GM introduces new Dynamic Skip Fire System, is basically next-gen cylinder deactivation w/ video

Computer-controlled engine ignition and timing has led to the introduction of unique internal combustion engine features such as cylinder deactivation. General Motors is the first to attempt what’s known as variable displacement, and it started life in the infamous Cadillac V8-6-4, which anyone who remembers, was a truly problematic motor simply because computers weren’t powerful enough at the time.

Now with the abundance of microchips, variable displacement works well and comes standard on a lot of GM’s current offerings. Now, there’s a new type of variable displacement that General Motors is introducing–it’s called Dynamic Skip Fire and is the American auto giant’s next step in fuel-saving technology.

Developed in conjunction with Tula Technology, the Dynamic Skip Fire system uses powerful engine control computers to choose which cylinders to keep active and which to disable for optimal power under all loads, at all vehicle speeds while minimizing vibration.

GM is still currently developing the system and so far, they report up to 15 percent gains in fuel economy on the average.

Check out a quick demonstration video and the press release below.


GM Ventures Sees Potential in Fuel Saving Technology

Tula Technology’s software could be used in GM vehicles


DETROIT – GM Ventures is optimistic that its 2012 equity investment in Silicon Valley-based startup Tula Technology, Inc. will result in a revolutionary new fuel economy technology that could be deployed in future gasoline engine-powered General Motors’ vehicles.  

Tula’s Dynamic Skip Fire (DSF) technology integrates advanced digital signal processing with sophisticated powertrain controls to create a software-based approach to variable displacement engines. The result makes the most of vehicle fuel economy across a wide range of driving conditions.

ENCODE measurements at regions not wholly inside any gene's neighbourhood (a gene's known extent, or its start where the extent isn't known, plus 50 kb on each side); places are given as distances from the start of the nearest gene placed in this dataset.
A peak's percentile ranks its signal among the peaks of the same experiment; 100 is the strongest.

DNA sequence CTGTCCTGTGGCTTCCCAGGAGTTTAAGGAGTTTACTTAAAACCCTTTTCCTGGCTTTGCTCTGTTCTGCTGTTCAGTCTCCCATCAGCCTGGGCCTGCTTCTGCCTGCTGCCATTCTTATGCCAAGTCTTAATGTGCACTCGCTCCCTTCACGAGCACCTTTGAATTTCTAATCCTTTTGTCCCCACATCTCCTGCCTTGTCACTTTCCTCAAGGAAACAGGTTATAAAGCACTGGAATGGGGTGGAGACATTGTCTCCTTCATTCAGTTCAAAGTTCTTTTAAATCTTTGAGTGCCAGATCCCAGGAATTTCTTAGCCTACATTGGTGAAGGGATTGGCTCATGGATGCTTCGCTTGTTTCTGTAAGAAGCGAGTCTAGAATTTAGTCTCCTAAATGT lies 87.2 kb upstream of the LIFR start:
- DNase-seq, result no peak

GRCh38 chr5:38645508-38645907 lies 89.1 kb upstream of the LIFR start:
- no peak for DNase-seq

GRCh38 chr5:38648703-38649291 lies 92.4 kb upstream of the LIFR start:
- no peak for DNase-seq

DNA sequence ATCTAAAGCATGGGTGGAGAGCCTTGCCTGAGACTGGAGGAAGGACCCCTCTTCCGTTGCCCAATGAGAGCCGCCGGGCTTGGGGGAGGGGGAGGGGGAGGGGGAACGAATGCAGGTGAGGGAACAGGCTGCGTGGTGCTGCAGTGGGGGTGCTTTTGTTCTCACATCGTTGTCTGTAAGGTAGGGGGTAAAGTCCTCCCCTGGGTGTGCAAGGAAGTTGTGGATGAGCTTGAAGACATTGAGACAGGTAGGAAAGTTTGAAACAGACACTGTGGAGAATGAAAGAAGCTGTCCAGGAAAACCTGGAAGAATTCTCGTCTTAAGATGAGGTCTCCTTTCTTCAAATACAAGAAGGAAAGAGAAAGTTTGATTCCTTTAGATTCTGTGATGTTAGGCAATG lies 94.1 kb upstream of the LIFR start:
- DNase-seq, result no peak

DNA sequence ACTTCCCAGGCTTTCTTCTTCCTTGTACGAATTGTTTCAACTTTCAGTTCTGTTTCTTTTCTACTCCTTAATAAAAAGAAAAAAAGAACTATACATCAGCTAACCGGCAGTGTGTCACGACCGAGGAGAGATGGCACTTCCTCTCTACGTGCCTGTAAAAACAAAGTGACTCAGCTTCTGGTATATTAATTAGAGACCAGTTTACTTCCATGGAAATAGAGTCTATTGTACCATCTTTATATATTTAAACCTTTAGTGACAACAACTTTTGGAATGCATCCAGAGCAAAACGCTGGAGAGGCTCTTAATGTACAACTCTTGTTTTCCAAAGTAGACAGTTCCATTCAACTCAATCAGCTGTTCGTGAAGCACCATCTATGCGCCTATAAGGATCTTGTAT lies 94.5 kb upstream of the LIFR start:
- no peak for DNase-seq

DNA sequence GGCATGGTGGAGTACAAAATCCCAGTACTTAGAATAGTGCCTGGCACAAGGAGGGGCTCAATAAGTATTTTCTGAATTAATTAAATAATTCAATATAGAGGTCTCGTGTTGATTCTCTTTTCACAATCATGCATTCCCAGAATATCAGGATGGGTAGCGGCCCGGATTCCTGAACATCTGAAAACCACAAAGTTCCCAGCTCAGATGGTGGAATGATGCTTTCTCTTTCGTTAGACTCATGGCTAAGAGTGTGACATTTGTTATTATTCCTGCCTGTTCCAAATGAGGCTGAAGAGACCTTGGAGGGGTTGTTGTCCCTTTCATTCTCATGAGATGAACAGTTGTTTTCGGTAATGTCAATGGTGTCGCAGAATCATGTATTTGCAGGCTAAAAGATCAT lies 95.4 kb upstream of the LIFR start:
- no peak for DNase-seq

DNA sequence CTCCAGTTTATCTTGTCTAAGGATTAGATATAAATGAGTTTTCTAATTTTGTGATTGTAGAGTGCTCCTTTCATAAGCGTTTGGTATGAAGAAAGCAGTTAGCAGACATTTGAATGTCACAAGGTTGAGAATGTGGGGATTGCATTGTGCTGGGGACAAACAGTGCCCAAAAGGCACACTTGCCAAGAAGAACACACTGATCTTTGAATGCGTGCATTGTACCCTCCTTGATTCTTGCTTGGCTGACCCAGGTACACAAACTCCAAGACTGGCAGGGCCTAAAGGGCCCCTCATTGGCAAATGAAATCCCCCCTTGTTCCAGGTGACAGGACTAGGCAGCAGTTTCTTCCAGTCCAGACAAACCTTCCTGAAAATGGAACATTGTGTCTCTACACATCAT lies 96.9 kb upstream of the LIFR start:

Instead of relying on fixed cylinder deactivation or switching between fixed patterns like current multi-cylinder engines, Tula’s DSF technology continuously makes dynamic firing decisions on an individual cylinder basis to deliver the required engine torque for all vehicle speeds and loads while avoiding vibration.

Independent testing commissioned by Tula shows that the application of DSF technology can improve fuel efficiency in a multi-cylinder engine (4/6/8 cylinders) by as much as 15 percent when compared to a vehicle equipped with an engine that does not have cylinder deactivation.

“This technology holds the potential to improve fuel economy on select GM vehicles without degrading power capability when it’s required,” said Jon Lauckner, GM chief technology officer, vice president of Global R&D and president of GM Ventures. “This joint effort combines software expertise from Silicon Valley with powertrain expertise from General Motors.”

Co-investors in Tula with GM Ventures include Sequoia Capital, Sigma Partners and Khosla Ventures. Since its founding in mid-2010, GM Ventures’ international portfolio includes investments in more than 20 startup companies.

“We’ve worked closely with GM during this exciting stage of DSF development, and they’ve provided essential financial support while allowing us to run our business with full autonomy,” said R. Scott Bailey, president and CEO of Tula Technology. “Our goal is the same as GM; we both innovate to make the lives of people better.”

Chris Chin

Chris Chin is the Editor-In-Chief of egmCarTech and is a regular contributor to Automobile Magazine.

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